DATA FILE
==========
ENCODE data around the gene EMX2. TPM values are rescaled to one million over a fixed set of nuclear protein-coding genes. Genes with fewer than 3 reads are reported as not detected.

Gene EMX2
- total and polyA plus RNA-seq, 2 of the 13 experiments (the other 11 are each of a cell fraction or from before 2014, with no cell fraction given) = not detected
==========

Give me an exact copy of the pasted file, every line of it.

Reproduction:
ENCODE data around the gene EMX2. TPM values are rescaled to one million over a fixed set of nuclear protein-coding genes. Genes with fewer than 3 reads are reported as not detected.

Gene EMX2
- total and polyA plus RNA-seq, 2 of the 13 experiments (the other 11 are each of a cell fraction or from before 2014, with no cell fraction given) = not detected